“Feelings come and go like clouds in a windy sky. Conscious breathing is my anchor.” – Thich Nhat Hanh
When Should I Meditate?
In the era when these ancient teachings were first made popular, almost 5,000 years ago, most people were farmers. They rose before sunrise, they washed, they prayed and meditated, and then they went into the fields at the first hint of sunrise. They worked in the fields with their animals and then they retired for the day before sunset. They meditated before dinner, and they slept as the sun slept. For more than 5,000 years, Ayurveda has taught that the ideal times to meditate are between the hours of 5 and 7 A.M. and between 5 and 7 P.M. According to Ayurveda, these times of the day are at the lightest part of the morning and evening (the end of vata time: 2–6). This, of course, corresponds to the rising and setting of the sun, which is how these ancient civilizations guided their lives. Ayurveda was developed long before Las Vegas and eBay . . . long before night shifts, nightclubs, swing shifts, and round-the-clock emergency rooms, and long before planes, trains, and buses moved through the night . . . long before nocturnal behaviors began to buck the natural circadian rhythms of nature. So this ancient guidance had little knowledge that we would be living in an age where people went out to dinner when it was already dark, and many of us rose long after the sun had come up.
The Power of Ritual
So when is the right time? I used to say to myself, I’ll meditate at ten o clock every morning. But ten never comes. You know what it’s like. The phone rings. The dog needs attention. You suddenly are greeted with information that requires your care. You spend more time than you thought you would on sending an e-mail, going to a store, or dealing with a challenge. And then it’s noon, and you have a lunch meeting. You plan for three o’clock but then you get pulled away, so you promise yourself you will meditate as soon as you get home. But a friend calls and asks you out to dinner. And then you go to a movie and then to a club for dancing, and before you know it, it’s midnight and you haven’t meditated.
If you lock your meditation in like a seamless ritual, it will just flow without thought. We create and maintain behaviors by ritualizing them. The easiest way to lock in your daily meditation practice—and most important, your morning meditation—is to ritualize it. Make it part of a series of activities that you do based on each activity flowing from one into the other, rather than what time it is while you’re performing them. For example, when you wake up each morning you look at the clock—then you pee. You don’t say to yourself, “It’s 6:30; time to pee.” That happens as a natural flow of your morning ritual. Then you do the next thing on your invisible list of morning activities and then the next. For most people, they pretty much do the same things in the same order every day.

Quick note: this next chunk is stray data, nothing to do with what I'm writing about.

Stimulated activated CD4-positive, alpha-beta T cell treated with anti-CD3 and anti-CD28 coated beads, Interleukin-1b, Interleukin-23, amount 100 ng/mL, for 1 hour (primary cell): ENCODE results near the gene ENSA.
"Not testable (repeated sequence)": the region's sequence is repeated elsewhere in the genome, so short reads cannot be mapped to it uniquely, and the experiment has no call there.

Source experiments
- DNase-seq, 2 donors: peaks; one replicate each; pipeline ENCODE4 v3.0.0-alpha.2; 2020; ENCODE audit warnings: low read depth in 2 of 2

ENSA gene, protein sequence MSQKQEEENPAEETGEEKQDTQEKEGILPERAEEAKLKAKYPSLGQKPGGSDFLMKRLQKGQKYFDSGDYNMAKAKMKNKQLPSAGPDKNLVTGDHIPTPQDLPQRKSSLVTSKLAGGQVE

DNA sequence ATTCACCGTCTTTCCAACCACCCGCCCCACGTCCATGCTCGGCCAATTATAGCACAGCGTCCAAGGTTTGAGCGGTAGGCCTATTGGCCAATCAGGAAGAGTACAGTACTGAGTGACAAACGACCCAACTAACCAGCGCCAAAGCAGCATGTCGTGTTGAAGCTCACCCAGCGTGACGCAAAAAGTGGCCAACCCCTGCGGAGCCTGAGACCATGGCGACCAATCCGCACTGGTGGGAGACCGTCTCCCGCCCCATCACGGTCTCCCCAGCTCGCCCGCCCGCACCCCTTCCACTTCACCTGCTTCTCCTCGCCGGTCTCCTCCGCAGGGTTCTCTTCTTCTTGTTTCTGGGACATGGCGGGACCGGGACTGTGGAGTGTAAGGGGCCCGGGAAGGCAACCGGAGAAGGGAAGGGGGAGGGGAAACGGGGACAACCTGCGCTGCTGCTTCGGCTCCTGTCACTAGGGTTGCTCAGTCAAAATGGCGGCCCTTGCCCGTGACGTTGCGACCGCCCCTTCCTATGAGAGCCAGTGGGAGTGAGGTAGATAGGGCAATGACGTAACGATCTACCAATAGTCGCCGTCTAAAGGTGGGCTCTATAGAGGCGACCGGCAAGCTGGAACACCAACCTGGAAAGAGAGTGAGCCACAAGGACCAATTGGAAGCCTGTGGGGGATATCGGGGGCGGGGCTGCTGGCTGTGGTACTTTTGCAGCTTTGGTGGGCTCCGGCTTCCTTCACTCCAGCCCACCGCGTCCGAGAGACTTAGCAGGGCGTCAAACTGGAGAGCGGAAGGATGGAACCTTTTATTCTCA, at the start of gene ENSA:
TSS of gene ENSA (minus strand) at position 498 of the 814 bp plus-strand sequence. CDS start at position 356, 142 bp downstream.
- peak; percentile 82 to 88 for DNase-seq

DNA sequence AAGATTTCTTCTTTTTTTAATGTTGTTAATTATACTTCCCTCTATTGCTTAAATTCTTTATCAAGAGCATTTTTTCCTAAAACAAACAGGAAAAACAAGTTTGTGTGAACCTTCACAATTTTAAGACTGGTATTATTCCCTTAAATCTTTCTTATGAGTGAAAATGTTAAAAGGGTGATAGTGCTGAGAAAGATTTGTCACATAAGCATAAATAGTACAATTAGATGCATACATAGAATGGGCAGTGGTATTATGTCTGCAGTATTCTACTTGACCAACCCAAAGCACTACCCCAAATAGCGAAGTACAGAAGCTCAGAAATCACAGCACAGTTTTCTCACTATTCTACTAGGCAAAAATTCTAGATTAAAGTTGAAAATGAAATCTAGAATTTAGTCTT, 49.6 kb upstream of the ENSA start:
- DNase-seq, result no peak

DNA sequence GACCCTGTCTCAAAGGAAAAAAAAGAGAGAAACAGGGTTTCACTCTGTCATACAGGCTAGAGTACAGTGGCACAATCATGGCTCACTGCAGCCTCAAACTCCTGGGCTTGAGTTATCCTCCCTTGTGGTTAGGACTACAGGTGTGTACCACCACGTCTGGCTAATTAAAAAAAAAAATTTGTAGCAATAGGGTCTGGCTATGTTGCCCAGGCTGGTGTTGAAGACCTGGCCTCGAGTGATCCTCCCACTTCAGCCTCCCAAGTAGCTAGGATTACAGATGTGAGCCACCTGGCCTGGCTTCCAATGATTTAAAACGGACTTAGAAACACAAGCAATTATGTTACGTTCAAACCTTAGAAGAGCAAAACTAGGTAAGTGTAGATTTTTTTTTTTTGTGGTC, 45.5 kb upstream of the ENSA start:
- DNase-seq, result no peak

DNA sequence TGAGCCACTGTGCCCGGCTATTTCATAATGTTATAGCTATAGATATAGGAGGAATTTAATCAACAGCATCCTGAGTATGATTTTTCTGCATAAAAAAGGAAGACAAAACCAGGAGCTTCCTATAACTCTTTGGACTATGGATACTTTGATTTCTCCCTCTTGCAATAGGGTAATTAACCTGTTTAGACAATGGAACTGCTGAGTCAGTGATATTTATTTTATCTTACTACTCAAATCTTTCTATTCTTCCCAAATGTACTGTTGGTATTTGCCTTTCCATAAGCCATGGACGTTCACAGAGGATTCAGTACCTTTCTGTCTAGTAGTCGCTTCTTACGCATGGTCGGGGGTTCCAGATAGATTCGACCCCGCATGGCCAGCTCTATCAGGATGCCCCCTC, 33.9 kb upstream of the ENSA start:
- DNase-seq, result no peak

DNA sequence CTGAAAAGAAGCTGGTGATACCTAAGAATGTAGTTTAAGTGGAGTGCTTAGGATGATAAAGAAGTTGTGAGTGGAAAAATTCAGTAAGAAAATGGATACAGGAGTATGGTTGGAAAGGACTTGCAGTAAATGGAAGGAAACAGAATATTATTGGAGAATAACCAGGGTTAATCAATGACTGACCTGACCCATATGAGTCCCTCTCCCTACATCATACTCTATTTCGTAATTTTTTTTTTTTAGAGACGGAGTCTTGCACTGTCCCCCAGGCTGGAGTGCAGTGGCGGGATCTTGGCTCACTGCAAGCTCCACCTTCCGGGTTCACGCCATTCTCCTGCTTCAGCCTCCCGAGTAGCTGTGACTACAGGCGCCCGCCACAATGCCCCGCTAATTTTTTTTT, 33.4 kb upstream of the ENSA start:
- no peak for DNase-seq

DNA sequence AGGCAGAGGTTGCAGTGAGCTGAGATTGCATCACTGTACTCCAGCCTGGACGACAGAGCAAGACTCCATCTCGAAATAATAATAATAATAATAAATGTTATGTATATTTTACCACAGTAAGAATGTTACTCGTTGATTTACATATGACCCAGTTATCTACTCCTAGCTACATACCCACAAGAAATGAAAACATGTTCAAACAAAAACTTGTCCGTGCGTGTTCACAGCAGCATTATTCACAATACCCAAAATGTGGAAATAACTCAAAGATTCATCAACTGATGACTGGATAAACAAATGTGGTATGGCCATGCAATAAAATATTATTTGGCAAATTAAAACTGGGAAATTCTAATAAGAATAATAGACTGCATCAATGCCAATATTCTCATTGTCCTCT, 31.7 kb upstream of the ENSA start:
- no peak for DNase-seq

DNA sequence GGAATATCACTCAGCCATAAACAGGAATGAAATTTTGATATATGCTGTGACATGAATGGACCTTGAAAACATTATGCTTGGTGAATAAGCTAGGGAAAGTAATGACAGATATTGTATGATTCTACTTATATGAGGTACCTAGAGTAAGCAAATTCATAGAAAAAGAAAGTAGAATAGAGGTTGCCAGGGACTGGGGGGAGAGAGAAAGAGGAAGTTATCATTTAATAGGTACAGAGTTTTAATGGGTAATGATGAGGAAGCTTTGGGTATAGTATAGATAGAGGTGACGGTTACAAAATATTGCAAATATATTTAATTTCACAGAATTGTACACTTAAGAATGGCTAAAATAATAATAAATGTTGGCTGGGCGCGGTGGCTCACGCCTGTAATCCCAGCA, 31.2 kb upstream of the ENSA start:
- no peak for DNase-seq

We create behaviors and maintain behaviors by ritualizing them. You don’t know what time you brush your teeth every morning, because you don’t do it based on time; you do it based on following some order of rituals you’ve created over the years. It’s only one of your morning ablution rituals. We have between 8 and 15 that we deploy in a certain sequence on waking. Sometimes we have a different ritual for the weekends and one for the workweek. They evolve over time, but each of us has this autopilot string of rituals we perform each day like clockwork.
It starts when you wake up; The next thing you do is look at the clock to orient yourself. Then you do 1 of these 15 activities in the same ritualistic order you always do, and you do them all like a prearranged dance. You wake; you pee; you wash your face; you move your bowels; you shower; you groom yourself by shaving or putting on makeup; you do your hair; you dress; you tend to your cat, dog, bird, or snake; you tend to any children or babies in the house, you interact with your significant or insignificant other; you watch morning TV; you read a newspaper; you go online; you have sex; you make coffee or tea; and you eat or serve some form of breakfast. And each day, you perform these activities in the same ritualistic order, on autopilot, every day for months, years, even decades.
The Effortless Ritual: RPM
I developed a ritual that has helped thousands effortlessly lock down their practice. It’s known as RPM, which stands for Rise, Pee, Meditate. It’s based on the fact that you wake up each day. So what time do you wake up?
It’s not too big a leap to think that within a few minutes of waking, you’re going to pee. Well, you’re two-thirds of the way there! If the very next thing you do is sit down to meditate, then within 35 minutes of opening your eyes in the morning, you’ll have a half-hour of stillness and silence inside you to greet every moment as you move throughout the rest of your day. This is even as simple as going back to your bed to practice “beditation”. You hit your snooze button or set a timer, and you relax in stillness and silence from the comfort of your bed. It’s that simple. Comfort is queen in meditation, and where is more comfotable than a morning meditation in your bed? Join me this week on Hay House Radio – Wednesday 3p PST/6p EST – and we will explore more practical tips to keep you in the meditative flow. In the meantime, I’ll see you in the gap!. Peace. -d